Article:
Vodafone launches its M-Pesa mobile money transfer system in Europe

By Tim Worstall , written on April 1, 2014

From The News Desk

There are some squiddeldypop number of startups attempting to get into the money transfer business here in the US. And why not? The fees charged by the banks are extortionate and the market looks both ripe for disruption and very juicy indeed. However, as Josh Hannah pointed out over the weekend here at Pando there's a certain amount of regulatory risk associated with entering the money dealing world. It may be that the juiciness of the market is sufficient to make fighting one's way through the regulatory thicket worth it but it is going to require a great deal of capital to do so.

Actually, it might require an infinite amount of capital, if Aaron Greenspan of Facecash is to be believed:

One by one, states were passing versions of the money transmission statute. The result is that five companies — Western Union, MoneyGram, Travelex, Sigue Corporation, and American Express — have effectively limited competition for pricing of financial services.

The laws were far more effective than envisaged, however, shielding Visa, MasterCard, Discover, and the entire banking system from new entrants and new technologies. The laws imposed licensing requirements so high, and so vague, that effectively the only companies able to afford compliance were his clients. In California, I was told by the relevant authorities that unless I could come up with anywhere between $2m and $20m, the DFI would call the sheriff and throw me in jail, and that my questions about the MTA made it sound an awful lot like I “intended” to break it. It's precisely the difficulty of breaking into this market that will make being able to do it so valuable of course. Being the only person who can complete the obstacle course means that you're protected from the follow-on competition.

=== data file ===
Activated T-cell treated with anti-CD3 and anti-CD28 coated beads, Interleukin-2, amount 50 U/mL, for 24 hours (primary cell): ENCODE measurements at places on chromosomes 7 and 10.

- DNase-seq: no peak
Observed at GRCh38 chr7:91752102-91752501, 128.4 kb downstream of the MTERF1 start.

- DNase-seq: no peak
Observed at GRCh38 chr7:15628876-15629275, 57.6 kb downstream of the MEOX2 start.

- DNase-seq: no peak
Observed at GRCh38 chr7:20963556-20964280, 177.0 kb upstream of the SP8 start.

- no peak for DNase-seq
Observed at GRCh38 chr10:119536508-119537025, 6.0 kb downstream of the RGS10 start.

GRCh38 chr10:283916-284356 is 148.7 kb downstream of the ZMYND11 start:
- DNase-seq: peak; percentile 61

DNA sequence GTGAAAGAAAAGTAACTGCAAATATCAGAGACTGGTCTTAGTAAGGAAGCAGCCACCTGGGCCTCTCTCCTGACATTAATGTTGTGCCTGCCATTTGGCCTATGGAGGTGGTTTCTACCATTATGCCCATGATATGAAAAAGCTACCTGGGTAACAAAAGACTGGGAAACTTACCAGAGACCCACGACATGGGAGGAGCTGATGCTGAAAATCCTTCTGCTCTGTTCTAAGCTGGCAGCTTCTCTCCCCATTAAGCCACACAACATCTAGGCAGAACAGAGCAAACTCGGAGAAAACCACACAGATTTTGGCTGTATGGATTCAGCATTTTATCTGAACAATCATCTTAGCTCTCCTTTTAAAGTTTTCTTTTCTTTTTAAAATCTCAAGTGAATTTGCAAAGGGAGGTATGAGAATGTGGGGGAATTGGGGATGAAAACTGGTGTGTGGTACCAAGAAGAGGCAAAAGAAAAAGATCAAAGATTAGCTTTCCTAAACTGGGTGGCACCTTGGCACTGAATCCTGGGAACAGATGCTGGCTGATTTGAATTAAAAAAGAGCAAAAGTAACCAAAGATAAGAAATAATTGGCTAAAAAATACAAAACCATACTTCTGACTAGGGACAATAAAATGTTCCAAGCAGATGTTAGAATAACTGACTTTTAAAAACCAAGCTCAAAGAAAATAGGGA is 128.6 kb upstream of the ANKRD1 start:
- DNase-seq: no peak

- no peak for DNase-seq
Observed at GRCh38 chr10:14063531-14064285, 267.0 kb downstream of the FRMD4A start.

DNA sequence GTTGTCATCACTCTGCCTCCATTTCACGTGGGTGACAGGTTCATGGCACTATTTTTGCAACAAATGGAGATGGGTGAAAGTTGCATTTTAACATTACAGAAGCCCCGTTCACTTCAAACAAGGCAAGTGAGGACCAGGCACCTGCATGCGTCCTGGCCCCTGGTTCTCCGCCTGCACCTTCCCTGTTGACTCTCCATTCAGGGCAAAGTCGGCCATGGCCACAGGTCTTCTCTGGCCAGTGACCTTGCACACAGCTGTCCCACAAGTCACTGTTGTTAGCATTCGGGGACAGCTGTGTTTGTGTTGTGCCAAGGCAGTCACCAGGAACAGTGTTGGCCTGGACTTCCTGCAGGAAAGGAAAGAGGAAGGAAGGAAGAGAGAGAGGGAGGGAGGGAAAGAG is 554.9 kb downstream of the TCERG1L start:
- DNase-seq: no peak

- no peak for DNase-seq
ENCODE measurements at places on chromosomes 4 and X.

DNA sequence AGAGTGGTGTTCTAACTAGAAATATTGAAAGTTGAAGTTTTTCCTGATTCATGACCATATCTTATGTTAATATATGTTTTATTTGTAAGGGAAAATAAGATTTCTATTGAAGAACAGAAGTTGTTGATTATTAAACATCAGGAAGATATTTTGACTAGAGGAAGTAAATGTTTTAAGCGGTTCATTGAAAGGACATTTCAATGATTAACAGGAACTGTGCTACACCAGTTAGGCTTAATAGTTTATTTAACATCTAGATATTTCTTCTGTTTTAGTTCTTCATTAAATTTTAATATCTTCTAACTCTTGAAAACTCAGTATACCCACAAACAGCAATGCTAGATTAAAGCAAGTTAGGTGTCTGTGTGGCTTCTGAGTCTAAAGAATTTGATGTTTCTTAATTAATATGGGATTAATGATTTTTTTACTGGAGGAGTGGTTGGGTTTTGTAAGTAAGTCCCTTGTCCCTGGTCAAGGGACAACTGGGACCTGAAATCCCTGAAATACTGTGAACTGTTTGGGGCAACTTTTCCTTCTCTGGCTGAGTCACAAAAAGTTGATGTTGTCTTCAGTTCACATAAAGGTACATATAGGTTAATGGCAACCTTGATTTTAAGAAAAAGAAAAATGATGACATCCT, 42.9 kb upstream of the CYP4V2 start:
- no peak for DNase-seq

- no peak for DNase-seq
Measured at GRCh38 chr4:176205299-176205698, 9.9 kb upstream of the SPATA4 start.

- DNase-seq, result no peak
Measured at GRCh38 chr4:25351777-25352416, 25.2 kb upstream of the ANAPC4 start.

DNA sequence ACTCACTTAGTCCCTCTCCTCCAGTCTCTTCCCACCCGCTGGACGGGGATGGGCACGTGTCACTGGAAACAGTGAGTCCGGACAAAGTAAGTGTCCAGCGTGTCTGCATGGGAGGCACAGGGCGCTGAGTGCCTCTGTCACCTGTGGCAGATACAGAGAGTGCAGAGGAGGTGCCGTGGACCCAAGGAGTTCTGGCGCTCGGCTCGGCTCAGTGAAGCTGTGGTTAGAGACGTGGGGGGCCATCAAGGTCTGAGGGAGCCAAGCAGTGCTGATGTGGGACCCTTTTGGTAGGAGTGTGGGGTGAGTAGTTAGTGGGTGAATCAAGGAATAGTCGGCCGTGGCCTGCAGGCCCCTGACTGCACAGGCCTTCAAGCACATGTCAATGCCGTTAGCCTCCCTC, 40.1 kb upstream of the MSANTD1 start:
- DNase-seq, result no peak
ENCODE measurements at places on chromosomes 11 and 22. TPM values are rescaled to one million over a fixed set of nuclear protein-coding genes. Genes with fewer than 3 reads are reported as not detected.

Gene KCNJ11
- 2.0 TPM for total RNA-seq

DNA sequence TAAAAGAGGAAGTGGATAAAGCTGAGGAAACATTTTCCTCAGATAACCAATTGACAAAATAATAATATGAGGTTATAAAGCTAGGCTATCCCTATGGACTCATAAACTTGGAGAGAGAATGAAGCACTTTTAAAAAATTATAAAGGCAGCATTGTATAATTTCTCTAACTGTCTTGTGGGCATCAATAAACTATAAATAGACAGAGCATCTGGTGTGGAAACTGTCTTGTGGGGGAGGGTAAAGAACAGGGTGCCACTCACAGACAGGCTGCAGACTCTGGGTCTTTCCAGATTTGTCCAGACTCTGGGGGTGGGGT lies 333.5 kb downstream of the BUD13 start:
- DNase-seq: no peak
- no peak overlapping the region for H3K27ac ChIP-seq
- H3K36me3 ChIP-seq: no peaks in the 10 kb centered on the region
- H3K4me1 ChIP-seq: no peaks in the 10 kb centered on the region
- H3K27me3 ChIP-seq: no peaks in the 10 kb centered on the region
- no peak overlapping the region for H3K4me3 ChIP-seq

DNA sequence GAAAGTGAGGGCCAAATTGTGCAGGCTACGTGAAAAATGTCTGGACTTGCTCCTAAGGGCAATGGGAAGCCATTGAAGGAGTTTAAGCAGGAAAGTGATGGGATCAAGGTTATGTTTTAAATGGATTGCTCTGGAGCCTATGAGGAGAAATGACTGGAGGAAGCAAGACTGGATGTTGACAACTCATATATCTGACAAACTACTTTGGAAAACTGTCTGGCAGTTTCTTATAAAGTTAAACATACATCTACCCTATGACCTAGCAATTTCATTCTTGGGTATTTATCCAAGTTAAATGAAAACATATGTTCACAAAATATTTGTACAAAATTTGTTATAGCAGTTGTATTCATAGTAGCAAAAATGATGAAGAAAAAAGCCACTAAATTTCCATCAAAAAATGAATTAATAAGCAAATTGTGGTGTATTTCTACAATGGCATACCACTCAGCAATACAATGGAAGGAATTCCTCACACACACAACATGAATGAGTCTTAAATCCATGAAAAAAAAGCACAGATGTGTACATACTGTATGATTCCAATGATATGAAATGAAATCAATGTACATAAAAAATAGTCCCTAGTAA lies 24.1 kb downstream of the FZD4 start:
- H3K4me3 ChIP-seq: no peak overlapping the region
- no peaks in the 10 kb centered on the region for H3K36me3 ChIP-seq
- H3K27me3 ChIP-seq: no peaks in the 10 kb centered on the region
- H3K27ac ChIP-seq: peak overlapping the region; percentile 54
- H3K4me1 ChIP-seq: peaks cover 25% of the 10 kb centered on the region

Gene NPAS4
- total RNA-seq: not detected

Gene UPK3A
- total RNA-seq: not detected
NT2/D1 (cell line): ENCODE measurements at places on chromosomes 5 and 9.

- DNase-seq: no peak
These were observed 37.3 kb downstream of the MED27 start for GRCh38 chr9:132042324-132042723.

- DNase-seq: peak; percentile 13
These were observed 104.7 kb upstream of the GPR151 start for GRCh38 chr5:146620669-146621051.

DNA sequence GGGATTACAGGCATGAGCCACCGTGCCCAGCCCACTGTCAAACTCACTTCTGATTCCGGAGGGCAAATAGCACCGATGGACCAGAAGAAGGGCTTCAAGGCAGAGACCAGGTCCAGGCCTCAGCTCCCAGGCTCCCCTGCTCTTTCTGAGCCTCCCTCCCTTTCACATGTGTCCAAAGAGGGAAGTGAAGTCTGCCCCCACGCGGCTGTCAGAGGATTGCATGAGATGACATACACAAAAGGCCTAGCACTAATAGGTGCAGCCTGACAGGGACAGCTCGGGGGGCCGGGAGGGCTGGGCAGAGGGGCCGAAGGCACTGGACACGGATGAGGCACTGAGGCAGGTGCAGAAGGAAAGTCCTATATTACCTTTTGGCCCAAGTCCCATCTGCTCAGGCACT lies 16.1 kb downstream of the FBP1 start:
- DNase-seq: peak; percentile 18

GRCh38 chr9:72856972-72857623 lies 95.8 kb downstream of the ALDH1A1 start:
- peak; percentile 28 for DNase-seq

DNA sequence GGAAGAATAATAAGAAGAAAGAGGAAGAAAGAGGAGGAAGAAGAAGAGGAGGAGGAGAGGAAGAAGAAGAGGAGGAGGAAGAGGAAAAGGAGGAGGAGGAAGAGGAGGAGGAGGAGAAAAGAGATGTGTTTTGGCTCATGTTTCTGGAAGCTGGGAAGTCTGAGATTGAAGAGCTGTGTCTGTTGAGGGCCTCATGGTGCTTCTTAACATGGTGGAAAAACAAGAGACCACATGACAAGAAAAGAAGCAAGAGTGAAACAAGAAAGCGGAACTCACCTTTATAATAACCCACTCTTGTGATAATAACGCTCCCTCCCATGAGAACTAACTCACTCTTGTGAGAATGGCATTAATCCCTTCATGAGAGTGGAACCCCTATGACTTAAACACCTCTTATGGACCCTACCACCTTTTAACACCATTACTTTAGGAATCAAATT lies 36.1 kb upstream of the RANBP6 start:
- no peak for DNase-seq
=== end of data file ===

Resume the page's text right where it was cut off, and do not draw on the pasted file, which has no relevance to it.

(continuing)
However, Vodafone's announcement makes that space rather more difficult again. M-Pesa is the successful money transmission business they've been running in Kenya these past few years. It operates over SMS and costs some 50 cents per average transaction. And now they've managed to get a license to launch in Romania:

Vodafone M-Pesa - the mobile money transfer and payment service that has transformed the lives of millions of people in emerging markets - has come to Europe for the first time.

M-Pesa, which launches in Romania today, will offer simple, safe and secure mobile money transfer and payment services to approximately seven million Romanians who transact mainly in cash. The service also offers banked customers the convenience of being able to access and transfer money via the mobile phone.

M-Pesa is based on simple text messaging technology and operates over any of Vodafone Romania’s mobile network connections, including 4G services which launched in 2012. Romanian M-Pesa customers will be able to transfer as little as one new Romanian leu (0.22 euro cents) up to 30,000 lei (€6,715) per day. Users are not restricted to sending money to other people on the Vodafone network: any phone that can pick up an SMS message qualifies. And it's only necessary to visit the Vodafone office if you want to convert into cash: those offices essentially acting as bank branches at that point.

That's going to be pretty big competition to any disruptive upstart in any market where Vodafone decides to launch this product. Of course, now that they're out of Verizon they have no presence in the US, so perhaps people are safe there. On the other hand, if I were looking around for a method of breaking into money transmission services in the US I think I'd be trying to raise the wind to get M-Pesa authorized in the US (sadly, it has to be across all of the different States individually) and then wangle a license on the technology with Vodafone.

After all, it's a known technology, it works, it's managed to achieve licenses elsewhere, so why not? And if I was thinking about competing in the money transfer space I think I'd be very worried indeed that someone would try to use that plan against me.

In fact, if I were a mobile telecoms company in the US I would be thinking very hard about trying to license that technology myself. How do you think that people would take to an Apple money transfer service? And who would want to compete against one?

[image via wikipedia]